LaGrange’s rich history is filled with remarkable women whose memories exist in our streets, neighborhoods, and churches.
LaGrange’s women have seen their community through war, typhoid and influenza outbreaks, and killer tornadoes. Read about these remarkable women and visit the places where they worked!
Mary Jeannette Wilhoite, born in 1890, was an accomplished musician who earned diplomas from LaGrange Female College and the Peabody Conservatory of Music. She taught piano lessons and played the organ at First Presbyterian Church. In 1913 she left to travel Europe for the first time, but life changed drastically when World War I began in 1914.
In 1917, Wilhoite volunteered to work in France for the Woman’s Overseas Service League, which was sponsored by the YMCA. By the time her ship landed in Liverpool in December 1918, the war had ended. Wilhoite, however, wasn’t deterred. She stayed in Europe, serving in France with the American Expeditionary Force as a nurse, morale builder, and ambulance driver. When Wilhoite returned home to LaGrange, she was hired as the first librarian for the city’s new public library.
Visit the First Presbyterian Church in LaGrange, where Wilhoite played the organ, or tour the Lagrange College Campus, where she received one of her degrees.
Charlie Brewer became a heroine on Sunday, March 28, 1920, when thirty-seven tornadoes (called “cyclones” in those days) tore across the South and Midwest. A tornado touched down in Troup County at 5:45 PM, catching everyone off guard in the days before sirens and television weather reports. It tore from West Point, through LaGrange, and towards Mountville, killing twenty-seven people and injuring hundreds more, making it the deadliest tornado of the entire outbreak.
The greatest losses were in the Hillside Mill section, where the tornado destroyed nearly everything in its path. Charlie Brewer, who had been working as a nurse with Dr. Henry Terrell, spent the night with local doctors saving lives and tending the injured. The doctors later named Brewer the “Heroine of 1920.” Brewer was one of the first African-American graduates from Dunson Hospital’s Nursing School. She worked as a nurse and midwife at City County Hospital and worked and retired from West Georgie Medical Center.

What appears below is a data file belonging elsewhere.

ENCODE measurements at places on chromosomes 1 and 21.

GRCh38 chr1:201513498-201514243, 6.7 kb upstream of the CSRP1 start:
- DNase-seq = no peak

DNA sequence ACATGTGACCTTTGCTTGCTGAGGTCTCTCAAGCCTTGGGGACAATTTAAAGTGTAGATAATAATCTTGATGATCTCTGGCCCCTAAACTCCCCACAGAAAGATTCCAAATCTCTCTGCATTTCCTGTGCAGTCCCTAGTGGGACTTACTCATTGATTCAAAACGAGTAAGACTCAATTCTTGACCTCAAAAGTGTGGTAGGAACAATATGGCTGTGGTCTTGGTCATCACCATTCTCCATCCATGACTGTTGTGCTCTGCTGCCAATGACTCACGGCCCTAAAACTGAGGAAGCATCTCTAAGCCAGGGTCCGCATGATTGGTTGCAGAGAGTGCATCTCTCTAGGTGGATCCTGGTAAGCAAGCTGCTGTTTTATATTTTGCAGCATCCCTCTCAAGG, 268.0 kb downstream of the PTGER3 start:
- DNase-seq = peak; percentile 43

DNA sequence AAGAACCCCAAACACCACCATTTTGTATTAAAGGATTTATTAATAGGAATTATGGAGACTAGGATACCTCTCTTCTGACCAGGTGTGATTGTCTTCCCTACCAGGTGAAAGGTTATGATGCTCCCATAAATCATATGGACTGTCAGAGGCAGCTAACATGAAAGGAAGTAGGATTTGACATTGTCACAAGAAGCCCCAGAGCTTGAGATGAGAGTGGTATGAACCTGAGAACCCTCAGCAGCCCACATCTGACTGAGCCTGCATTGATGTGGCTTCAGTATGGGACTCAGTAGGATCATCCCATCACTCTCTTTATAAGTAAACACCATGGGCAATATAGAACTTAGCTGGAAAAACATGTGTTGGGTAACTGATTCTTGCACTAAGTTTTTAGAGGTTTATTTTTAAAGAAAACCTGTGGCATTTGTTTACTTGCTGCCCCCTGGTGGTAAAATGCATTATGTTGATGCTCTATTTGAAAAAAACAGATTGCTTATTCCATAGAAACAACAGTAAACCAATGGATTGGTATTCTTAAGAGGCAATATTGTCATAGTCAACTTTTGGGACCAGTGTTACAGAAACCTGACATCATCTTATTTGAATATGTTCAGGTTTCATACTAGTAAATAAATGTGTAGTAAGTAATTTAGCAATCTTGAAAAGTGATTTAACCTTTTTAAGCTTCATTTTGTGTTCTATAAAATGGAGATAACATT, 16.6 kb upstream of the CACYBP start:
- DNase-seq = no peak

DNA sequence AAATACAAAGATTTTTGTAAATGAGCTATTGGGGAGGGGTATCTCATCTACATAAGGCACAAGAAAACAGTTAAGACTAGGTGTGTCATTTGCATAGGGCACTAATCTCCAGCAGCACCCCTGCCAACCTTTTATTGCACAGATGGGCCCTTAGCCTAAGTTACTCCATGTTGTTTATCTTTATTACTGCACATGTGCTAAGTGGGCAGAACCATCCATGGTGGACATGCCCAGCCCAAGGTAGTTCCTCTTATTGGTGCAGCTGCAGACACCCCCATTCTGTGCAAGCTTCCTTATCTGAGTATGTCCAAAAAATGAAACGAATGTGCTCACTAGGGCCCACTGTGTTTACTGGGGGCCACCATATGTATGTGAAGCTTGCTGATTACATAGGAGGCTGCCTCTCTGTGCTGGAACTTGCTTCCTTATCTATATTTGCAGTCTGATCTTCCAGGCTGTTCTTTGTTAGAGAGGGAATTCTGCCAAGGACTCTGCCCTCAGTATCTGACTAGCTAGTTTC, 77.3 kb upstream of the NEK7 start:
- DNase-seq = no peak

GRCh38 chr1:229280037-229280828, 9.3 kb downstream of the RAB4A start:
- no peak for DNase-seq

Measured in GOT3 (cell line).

Visit the Hillside neighborhood, where the tornado caused the most destruction and Brewer worked to save lives. Much of the mill-home neighborhood had to be rebuilt following the tornado. The former mill neighborhood is currently being revived by new businesses and renovations. The neighborhood is home to Beacon Brewing, where you can enjoy a delicious dinner and distinctive craft beers.
Mary B. Davies, called Daisy, made her place in a man’s world even before she had the legal right to vote. She was the granddaughter, daughter and niece of Methodist Episcopal ministers. Daisy was taller than most of them men around her and felt she could serve as well as her male family members.
Daisy served as a high school principal in Atlanta before being nominated as president of LaGrange Female College (now LaGrange College) in 1915. Daisy was elected despite running against two men. She encouraged outdoor exercise, instituted flower hunts and picnics, and designed new uniforms. She fought to remove the word “female” from the college’s name, although this didn’t occur until 1934. According to local legend, Daisy liked to escort her students down Broad Street with her rifle, firing warning shots into the air when the ladies “got out of line.”
Daisy helped the campus through several crises, including World War I, typhoid fever, and the Great Influenza Pandemic of 1918. While the Influenza epidemic was at its worst in LaGrange at the end of 1918, there were no campus cases because Daisy quarantined the entire campus. Daisy resigned in 1920 to return to mission work with the Woman’s Missionary Society.
Take a walk down Broad Street, where Daisy once marched her students, to beautiful LaGrange College campus. Pay special attention to Smith Hall, where Daisy likely worked. It was built in 1860 and is one of the oldest buildings on campus!
Knowing the history of a place deepens our experience of it. We owe the existence of this charming town to the brave and industrious figures who kept it going through every historical disaster. As you explore LaGrange, keep the achievements of these remarkable women in mind!